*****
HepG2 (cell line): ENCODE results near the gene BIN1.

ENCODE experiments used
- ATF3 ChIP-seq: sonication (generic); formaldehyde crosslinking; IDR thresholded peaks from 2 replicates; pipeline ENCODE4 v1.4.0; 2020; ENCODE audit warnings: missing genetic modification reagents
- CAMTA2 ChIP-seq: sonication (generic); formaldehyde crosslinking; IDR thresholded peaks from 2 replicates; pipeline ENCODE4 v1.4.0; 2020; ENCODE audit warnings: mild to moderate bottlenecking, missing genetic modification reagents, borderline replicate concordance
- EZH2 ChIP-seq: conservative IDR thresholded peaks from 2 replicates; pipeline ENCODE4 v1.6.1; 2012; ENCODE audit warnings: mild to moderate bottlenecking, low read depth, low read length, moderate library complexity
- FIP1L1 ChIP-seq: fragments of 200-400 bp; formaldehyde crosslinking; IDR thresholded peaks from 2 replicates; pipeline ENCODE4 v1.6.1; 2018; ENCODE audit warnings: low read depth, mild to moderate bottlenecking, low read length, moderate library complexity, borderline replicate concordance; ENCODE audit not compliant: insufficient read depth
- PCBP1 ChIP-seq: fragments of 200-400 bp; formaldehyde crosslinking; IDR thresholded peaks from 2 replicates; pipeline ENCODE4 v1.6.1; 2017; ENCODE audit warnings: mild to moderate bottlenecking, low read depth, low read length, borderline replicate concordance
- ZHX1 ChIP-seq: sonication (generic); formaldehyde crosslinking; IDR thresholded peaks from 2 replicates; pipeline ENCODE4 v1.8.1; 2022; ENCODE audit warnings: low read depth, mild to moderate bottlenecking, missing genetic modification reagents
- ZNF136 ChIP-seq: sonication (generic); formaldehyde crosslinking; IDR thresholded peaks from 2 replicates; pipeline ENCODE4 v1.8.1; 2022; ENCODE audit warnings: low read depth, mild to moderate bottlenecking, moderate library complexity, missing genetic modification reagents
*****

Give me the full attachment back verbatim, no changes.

HepG2 (cell line): ENCODE results near the gene BIN1.

ENCODE experiments used
- ATF3 ChIP-seq: sonication (generic); formaldehyde crosslinking; IDR thresholded peaks from 2 replicates; pipeline ENCODE4 v1.4.0; 2020; ENCODE audit warnings: missing genetic modification reagents
- CAMTA2 ChIP-seq: sonication (generic); formaldehyde crosslinking; IDR thresholded peaks from 2 replicates; pipeline ENCODE4 v1.4.0; 2020; ENCODE audit warnings: mild to moderate bottlenecking, missing genetic modification reagents, borderline replicate concordance
- EZH2 ChIP-seq: conservative IDR thresholded peaks from 2 replicates; pipeline ENCODE4 v1.6.1; 2012; ENCODE audit warnings: mild to moderate bottlenecking, low read depth, low read length, moderate library complexity
- FIP1L1 ChIP-seq: fragments of 200-400 bp; formaldehyde crosslinking; IDR thresholded peaks from 2 replicates; pipeline ENCODE4 v1.6.1; 2018; ENCODE audit warnings: low read depth, mild to moderate bottlenecking, low read length, moderate library complexity, borderline replicate concordance; ENCODE audit not compliant: insufficient read depth
- PCBP1 ChIP-seq: fragments of 200-400 bp; formaldehyde crosslinking; IDR thresholded peaks from 2 replicates; pipeline ENCODE4 v1.6.1; 2017; ENCODE audit warnings: mild to moderate bottlenecking, low read depth, low read length, borderline replicate concordance
- ZHX1 ChIP-seq: sonication (generic); formaldehyde crosslinking; IDR thresholded peaks from 2 replicates; pipeline ENCODE4 v1.8.1; 2022; ENCODE audit warnings: low read depth, mild to moderate bottlenecking, missing genetic modification reagents
- ZNF136 ChIP-seq: sonication (generic); formaldehyde crosslinking; IDR thresholded peaks from 2 replicates; pipeline ENCODE4 v1.8.1; 2022; ENCODE audit warnings: low read depth, mild to moderate bottlenecking, moderate library complexity, missing genetic modification reagents